• what your staff actually do for your business now (not just what their contracts or position descriptions say);
• how much they are paid (and how that compares to the Award and/or their peers in the market); and
• when they last received feedback about your expectations or their performance.
If you don’t know the answer to all those questions, ask, listen and observe until you have a better basis for starting a conversation about performance and future development expectations.
AMA (NSW) can also help by offering performance management tools for members, and we are currently running an education series on “Managing People & Performance Reviews”. Take a look at our website to find out more.
HERE ARE OUR TOP TIPS FOR GOOD PERFORMANCE MANAGEMENT
Make giving and receiving regular feedback part of “business as usual”.
Feedback shouldn’t be something that’s seen as unusual or particularly special. It’s just a tool to help us find our way in the world and learn about what’s going to work best in the environment we’re in, particularly if the environment is changeable. Rather than saving up your comments for an annual review, give regular praise where it’s due and be upfront when you observe something that doesn’t meet expectations. Most people respond best when they feel like they are making incremental progress, so regular communication provides a framework to maintain that momentum.
Learn more about the legal framework affecting what you do.
Although employment laws can seem daunting (and they certainly are more complicated than they were even 10 or 15 years ago) at the basic level they’re still just a safety net for employees, designed to support good decision making and fair processes. So, unless you’re trying to do something particularly nasty or tricky, they’re really nothing to be afraid of, and a little bit of education is likely to provide you with a lot of reassurance (and may even provide you with a useful pathway
Put yourself in their shoes.
As a manager, it’s easy to fall into the trap of just looking at poor outcomes and assuming a particular staff member is wholly responsible for what’s happened. But there are usually a range of contributing factors, some of which may not be in their control. For this reason, it’s important to make an effort to see the situation from the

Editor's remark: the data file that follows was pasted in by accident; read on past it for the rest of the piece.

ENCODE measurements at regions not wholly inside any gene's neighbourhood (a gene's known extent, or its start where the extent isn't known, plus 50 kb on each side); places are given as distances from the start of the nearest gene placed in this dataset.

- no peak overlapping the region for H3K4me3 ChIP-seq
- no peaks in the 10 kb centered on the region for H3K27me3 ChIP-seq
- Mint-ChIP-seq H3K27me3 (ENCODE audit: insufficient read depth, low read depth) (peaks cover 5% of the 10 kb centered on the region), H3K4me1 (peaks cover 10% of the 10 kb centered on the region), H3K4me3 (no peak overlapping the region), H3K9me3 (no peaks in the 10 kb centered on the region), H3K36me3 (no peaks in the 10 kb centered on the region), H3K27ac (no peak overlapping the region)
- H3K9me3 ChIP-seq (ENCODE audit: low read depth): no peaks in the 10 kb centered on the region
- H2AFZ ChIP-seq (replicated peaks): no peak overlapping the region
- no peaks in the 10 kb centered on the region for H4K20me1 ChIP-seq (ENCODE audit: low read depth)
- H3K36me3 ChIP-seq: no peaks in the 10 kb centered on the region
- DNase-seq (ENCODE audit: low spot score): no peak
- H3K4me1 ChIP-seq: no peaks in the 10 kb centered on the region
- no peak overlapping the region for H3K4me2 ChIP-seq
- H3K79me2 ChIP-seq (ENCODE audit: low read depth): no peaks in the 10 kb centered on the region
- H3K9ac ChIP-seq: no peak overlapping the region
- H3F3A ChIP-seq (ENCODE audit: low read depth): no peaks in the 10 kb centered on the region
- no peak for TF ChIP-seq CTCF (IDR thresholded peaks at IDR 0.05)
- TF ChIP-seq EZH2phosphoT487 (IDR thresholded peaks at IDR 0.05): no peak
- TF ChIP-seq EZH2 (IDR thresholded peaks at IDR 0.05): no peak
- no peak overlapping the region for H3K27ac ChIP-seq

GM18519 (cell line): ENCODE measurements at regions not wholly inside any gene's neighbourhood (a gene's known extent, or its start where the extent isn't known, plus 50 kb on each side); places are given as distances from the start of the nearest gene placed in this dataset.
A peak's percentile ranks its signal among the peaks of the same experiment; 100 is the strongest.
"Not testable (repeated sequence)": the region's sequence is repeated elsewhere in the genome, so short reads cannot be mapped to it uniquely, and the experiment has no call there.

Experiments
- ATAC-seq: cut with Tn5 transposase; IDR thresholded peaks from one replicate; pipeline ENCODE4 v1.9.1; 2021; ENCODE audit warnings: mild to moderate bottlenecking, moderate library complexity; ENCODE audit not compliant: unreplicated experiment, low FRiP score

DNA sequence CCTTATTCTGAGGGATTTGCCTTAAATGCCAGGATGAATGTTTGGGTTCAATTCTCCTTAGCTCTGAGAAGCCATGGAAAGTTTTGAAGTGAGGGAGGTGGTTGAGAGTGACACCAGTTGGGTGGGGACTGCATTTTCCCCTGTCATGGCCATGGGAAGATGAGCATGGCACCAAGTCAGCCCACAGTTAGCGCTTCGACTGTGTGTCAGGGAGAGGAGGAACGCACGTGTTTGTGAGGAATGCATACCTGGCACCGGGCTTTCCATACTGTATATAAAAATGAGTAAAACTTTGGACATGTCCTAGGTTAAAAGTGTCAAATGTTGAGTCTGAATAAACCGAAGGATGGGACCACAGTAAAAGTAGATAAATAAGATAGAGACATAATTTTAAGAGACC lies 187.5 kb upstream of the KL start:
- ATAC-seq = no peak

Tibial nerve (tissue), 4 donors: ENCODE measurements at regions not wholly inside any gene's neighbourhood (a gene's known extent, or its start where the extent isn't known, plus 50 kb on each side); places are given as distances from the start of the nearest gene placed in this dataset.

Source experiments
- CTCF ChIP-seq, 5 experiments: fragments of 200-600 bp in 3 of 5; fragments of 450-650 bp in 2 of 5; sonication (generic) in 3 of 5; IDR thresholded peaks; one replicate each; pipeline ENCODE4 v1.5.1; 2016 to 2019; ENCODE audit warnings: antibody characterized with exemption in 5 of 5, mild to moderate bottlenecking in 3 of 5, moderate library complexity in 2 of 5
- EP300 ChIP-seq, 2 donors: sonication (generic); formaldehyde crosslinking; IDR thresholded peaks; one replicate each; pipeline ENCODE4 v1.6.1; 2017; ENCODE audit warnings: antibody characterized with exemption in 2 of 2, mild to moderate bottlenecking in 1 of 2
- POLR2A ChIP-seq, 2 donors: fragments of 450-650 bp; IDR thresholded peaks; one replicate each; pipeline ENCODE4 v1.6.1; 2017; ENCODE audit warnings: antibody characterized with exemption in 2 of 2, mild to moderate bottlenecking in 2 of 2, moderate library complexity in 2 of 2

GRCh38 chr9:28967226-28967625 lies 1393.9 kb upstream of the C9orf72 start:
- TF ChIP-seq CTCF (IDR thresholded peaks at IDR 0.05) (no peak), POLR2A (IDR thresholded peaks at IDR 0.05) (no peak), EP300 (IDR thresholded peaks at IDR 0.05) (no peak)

other side – which usually means asking them about it, and taking the time to listen to their feedback. Taking this approach will also help you address the real issues, rather than putting effort into misplaced or unwarranted disciplinary discussions that are focussed on the wrong things.
Don’t make decisions when you’re angry, frustrated or tired.
If you do, the chances are that part of your decision-making will be affected by past gripes, assumptions or other things that don’t really relate to an employee’s performance at all. When that happens, not only do you expose yourself to allegations of legal unfairness, discrimination and adverse action, you also risk poor business outcomes, by letting emotion cloud your otherwise rational judgment. Keep the emotion
out of it!
Don’t mix up the issues.
One thing managers often struggle with is separating unrelated issues out from performance discussions. Although linking pay levels to performance is often quite appropriate, other basic entitlements (such as the right to take sick leave, receive minimum award wages, etc) should never be held against an employee or treated as performance issues. If you’re finding it difficult to separate the performance issues from the other things that frustrate you, such as the employee’s fitness for work, operational needs or other considerations, you should probably get some professional advice to navigate the situation appropriately.